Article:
Med student to do residency locally

Immokaleeans continue to keep home in their hearts, even after their path takes them far away.

Kristen Dimas, 2008 I.H.S. valedictorian and a beneficiary of the Immokalee Foundation programs, is following her dream of becoming a doctor and was recently matched for her residency in family medicine with Lee Memorial Hospital.

Kristen Dimas (center) with Dr. Reyes (left) and Glendy Perez, the campus administrator at our Isabel Collier Read Medical Campus in Immokalee. (submitted photo)

Kristen Dimas (center) with Dr. Reyes (left) and Glendy Perez, the campus administrator at our Isabel Collier Read Medical Campus in Immokalee. (submitted photo)

Since 2007, Florida State University has partnered with Healthcare Network of Southwest Florida to provide medical education opportunities and healthcare services for the rural and underserved population in Immokalee, providing opportunities for medical students to receive some of their required and elective education right here in Immokalee. Forty-two medical students have completed one or more rotation here.

Dr. Elena Reyes. Associate Professor, Southwest Florida Regional Director at the Florida State University College of Medicine, said it is a community-based medical school with a legislative mandate to provide primary care in underserved areas.

After their first two years at Tallahassee Florida State University they can then work at one of six campuses in Florida, including Immokalee and continue with training in a rural situation at the Immokalee Health Education site.

Dr Reyes commented that students like Kristen are very much appreciated because they tend to be very dedicated to the population from which they came. “We know they will probably stay in the area of their residency,” she added, because they have roots here. Kristen is the first Southwest Florida student to return to her home area to practice, she added.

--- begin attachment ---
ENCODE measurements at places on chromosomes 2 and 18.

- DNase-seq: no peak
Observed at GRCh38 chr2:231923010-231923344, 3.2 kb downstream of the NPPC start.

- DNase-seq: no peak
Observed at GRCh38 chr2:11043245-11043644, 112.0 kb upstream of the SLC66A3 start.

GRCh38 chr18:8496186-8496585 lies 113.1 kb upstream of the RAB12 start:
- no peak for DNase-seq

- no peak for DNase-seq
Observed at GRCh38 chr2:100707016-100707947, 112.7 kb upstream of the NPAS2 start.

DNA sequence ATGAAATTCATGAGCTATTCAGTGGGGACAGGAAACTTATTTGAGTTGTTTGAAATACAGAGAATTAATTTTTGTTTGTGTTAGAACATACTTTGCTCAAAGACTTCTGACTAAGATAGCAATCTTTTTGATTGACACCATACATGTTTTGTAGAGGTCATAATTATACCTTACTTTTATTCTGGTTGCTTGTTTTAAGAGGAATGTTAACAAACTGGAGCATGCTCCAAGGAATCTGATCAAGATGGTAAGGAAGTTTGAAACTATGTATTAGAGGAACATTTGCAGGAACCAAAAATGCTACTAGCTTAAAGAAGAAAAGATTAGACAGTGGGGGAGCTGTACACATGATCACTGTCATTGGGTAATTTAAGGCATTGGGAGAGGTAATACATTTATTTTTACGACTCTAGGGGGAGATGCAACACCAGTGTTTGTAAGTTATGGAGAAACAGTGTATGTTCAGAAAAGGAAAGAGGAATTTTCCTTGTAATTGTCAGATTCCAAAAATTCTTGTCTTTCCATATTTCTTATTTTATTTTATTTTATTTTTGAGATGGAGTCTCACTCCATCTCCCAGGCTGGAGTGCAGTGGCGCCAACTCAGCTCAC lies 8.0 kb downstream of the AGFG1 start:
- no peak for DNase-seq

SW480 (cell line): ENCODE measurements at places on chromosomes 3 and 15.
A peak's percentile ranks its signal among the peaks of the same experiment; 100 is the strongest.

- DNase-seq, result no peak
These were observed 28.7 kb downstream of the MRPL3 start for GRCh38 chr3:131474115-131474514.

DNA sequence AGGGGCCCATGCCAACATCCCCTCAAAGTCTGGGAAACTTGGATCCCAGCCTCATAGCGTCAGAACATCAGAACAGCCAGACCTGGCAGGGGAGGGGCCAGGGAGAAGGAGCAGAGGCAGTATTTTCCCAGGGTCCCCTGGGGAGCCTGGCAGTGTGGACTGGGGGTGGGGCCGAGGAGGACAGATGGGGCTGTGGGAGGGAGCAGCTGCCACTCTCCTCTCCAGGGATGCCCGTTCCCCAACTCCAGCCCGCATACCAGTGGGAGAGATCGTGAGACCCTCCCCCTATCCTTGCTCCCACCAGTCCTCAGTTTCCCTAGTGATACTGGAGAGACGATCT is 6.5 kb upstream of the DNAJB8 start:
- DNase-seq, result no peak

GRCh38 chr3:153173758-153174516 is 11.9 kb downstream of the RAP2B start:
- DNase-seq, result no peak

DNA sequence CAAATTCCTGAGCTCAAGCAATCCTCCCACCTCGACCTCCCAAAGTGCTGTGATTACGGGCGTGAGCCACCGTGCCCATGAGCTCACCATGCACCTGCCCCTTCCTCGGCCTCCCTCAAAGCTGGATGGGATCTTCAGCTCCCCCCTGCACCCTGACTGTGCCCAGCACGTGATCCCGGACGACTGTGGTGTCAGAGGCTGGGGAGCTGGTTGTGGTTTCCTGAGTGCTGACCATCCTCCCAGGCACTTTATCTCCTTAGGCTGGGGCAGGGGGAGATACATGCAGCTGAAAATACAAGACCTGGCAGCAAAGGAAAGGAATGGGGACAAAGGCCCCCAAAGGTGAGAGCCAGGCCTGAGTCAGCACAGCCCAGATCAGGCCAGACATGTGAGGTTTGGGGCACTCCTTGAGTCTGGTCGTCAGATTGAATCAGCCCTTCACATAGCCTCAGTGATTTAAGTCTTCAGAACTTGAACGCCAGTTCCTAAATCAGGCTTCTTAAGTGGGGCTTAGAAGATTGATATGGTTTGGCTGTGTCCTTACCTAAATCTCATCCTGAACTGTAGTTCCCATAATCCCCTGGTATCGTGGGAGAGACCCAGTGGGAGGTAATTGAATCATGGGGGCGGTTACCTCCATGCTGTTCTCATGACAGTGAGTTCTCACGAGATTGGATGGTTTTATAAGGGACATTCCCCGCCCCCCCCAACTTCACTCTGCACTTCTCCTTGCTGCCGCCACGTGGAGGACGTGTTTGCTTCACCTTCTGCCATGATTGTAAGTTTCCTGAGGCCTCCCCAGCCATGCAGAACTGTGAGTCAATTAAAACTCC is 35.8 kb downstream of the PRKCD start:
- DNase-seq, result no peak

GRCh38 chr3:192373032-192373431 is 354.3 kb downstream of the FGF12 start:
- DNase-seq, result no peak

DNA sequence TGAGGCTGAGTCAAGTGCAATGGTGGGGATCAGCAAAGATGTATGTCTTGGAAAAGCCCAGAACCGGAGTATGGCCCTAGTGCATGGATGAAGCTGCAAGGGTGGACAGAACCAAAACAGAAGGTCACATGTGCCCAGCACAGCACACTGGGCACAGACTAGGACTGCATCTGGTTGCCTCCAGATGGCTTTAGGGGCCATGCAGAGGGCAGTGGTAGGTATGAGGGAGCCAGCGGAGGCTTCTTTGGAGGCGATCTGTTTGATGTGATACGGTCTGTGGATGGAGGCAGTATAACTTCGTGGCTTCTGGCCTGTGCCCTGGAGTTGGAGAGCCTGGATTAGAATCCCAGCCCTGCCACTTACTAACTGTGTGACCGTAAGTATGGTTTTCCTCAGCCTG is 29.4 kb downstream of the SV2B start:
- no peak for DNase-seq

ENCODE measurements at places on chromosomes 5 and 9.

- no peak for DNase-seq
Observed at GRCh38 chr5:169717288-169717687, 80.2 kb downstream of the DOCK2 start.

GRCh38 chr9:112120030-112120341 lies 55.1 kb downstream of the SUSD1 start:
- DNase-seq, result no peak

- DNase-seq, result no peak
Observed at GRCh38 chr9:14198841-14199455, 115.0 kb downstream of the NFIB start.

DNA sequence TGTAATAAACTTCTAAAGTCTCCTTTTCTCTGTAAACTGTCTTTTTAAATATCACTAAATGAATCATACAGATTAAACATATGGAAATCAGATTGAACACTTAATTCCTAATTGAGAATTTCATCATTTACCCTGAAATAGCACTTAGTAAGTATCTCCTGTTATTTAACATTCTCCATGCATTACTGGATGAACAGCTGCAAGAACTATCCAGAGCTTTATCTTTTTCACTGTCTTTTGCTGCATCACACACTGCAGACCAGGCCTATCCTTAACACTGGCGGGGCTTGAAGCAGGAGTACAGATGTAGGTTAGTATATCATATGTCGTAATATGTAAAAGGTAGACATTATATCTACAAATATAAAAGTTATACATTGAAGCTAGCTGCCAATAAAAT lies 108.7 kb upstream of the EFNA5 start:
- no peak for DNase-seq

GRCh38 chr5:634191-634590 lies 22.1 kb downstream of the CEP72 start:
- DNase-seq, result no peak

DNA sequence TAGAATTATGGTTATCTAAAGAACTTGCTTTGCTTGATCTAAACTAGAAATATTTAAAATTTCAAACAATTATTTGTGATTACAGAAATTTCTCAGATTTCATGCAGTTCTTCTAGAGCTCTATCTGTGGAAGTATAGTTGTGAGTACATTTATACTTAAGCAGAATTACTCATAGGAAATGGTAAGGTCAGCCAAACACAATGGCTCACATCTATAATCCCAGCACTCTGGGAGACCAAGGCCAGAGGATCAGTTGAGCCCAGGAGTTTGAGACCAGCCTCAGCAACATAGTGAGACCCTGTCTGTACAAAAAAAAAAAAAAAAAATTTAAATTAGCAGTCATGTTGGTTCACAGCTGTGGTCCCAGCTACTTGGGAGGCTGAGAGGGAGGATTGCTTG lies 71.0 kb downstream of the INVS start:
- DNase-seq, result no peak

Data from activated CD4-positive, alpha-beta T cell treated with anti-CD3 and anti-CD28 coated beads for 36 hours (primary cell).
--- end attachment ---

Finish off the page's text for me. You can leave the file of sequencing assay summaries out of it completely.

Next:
One summer, Kristen spent two weeks as a teaching assistant at the USF facility here at a “mini medical school experience” for high schoolers – a true homegrown role model helping to give younger students a taste of what lies ahead for them.

These summer students are exposed to the medical field on campus and paired with a doctor for one-on-one experience. The Stride program, sponsored by FSU and the Collier County Public School District, will start at IHS in the fall. Eligible I.M.S, eighth graders interested in the medical field are being chosen to mentor with a professional through high school. Funding is from the Naples Children Foundation.

During the summer of 2013 Kristin was home assisting Dr. Reyes with curriculum design and implementation of this pioneer summer clinic project.

Dr. Reyes said she was “thrilled” that Kristen was matched with Lee Memorial, saying she hopes this will actually “start a pipeline” of gifted medical professionals coming to practice in Immokalee.

Patty Brant, Publisher of the Immokalee Bulletin can be reached at pbrant@newszap.com

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